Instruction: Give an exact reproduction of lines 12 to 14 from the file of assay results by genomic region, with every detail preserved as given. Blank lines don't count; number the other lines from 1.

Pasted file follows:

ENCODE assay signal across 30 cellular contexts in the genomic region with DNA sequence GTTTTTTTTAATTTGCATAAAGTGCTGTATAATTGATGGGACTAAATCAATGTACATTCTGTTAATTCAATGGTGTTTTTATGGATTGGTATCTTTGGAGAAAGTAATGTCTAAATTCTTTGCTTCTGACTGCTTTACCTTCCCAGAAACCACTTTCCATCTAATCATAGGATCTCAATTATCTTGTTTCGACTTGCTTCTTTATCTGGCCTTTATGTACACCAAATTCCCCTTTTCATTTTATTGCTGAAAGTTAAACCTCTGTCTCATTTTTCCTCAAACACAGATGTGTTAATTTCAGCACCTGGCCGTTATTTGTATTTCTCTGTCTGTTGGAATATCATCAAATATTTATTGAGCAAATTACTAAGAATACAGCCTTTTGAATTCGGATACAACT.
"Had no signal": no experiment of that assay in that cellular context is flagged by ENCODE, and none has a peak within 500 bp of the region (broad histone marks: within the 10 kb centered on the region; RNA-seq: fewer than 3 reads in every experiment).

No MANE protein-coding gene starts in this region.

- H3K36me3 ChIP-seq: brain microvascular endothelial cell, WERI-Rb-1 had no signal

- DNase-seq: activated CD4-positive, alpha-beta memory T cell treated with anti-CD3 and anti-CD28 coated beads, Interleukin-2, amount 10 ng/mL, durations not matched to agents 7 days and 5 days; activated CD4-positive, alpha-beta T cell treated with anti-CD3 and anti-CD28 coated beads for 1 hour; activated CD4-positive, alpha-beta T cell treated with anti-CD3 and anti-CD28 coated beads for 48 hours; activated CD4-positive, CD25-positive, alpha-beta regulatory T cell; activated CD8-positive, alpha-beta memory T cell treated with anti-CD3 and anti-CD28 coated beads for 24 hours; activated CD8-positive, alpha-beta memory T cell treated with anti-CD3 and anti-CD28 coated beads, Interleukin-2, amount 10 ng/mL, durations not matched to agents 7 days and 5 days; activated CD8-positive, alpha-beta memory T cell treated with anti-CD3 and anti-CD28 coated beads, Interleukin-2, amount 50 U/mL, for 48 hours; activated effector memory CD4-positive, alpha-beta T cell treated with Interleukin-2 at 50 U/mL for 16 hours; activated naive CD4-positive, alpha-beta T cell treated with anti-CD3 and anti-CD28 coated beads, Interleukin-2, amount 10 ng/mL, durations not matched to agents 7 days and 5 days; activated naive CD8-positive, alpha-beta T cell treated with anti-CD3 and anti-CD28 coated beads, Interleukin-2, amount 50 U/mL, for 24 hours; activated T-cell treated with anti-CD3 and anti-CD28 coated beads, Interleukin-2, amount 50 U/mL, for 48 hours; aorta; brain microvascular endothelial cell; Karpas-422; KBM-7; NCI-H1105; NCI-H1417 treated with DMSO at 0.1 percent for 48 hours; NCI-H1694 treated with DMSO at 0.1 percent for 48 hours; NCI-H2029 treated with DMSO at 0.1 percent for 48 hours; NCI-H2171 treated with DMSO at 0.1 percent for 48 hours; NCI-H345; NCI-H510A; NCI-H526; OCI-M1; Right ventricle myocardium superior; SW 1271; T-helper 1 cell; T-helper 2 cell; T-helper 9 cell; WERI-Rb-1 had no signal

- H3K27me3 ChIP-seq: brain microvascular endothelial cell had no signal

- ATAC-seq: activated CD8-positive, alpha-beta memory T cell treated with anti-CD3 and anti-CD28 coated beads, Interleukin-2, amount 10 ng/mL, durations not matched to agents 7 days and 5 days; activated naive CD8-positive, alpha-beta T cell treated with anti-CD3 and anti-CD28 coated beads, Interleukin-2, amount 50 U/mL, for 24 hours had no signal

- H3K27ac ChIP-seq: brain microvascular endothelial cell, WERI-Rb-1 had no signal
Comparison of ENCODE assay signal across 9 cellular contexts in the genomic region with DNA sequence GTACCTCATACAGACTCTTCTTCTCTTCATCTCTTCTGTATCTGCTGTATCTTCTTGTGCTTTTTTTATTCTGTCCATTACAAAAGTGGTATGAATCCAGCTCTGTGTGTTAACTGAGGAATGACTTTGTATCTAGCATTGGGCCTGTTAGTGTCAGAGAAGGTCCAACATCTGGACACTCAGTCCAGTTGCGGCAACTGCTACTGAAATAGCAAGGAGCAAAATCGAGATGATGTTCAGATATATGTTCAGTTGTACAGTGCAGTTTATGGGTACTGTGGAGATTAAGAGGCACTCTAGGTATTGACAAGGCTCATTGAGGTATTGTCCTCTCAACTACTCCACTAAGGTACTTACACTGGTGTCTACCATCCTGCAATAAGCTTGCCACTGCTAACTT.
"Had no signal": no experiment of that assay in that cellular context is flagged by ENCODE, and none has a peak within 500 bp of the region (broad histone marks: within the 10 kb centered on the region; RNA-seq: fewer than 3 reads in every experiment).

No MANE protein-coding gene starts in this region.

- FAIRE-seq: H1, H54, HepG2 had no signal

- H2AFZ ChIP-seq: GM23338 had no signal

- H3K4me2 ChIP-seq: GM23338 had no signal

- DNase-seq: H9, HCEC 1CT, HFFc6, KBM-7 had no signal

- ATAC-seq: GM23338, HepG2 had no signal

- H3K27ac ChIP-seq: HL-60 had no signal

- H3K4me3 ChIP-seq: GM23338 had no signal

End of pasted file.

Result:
- FAIRE-seq: H1, H54, HepG2 had no signal

- H2AFZ ChIP-seq: GM23338 had no signal

- H3K4me2 ChIP-seq: GM23338 had no signal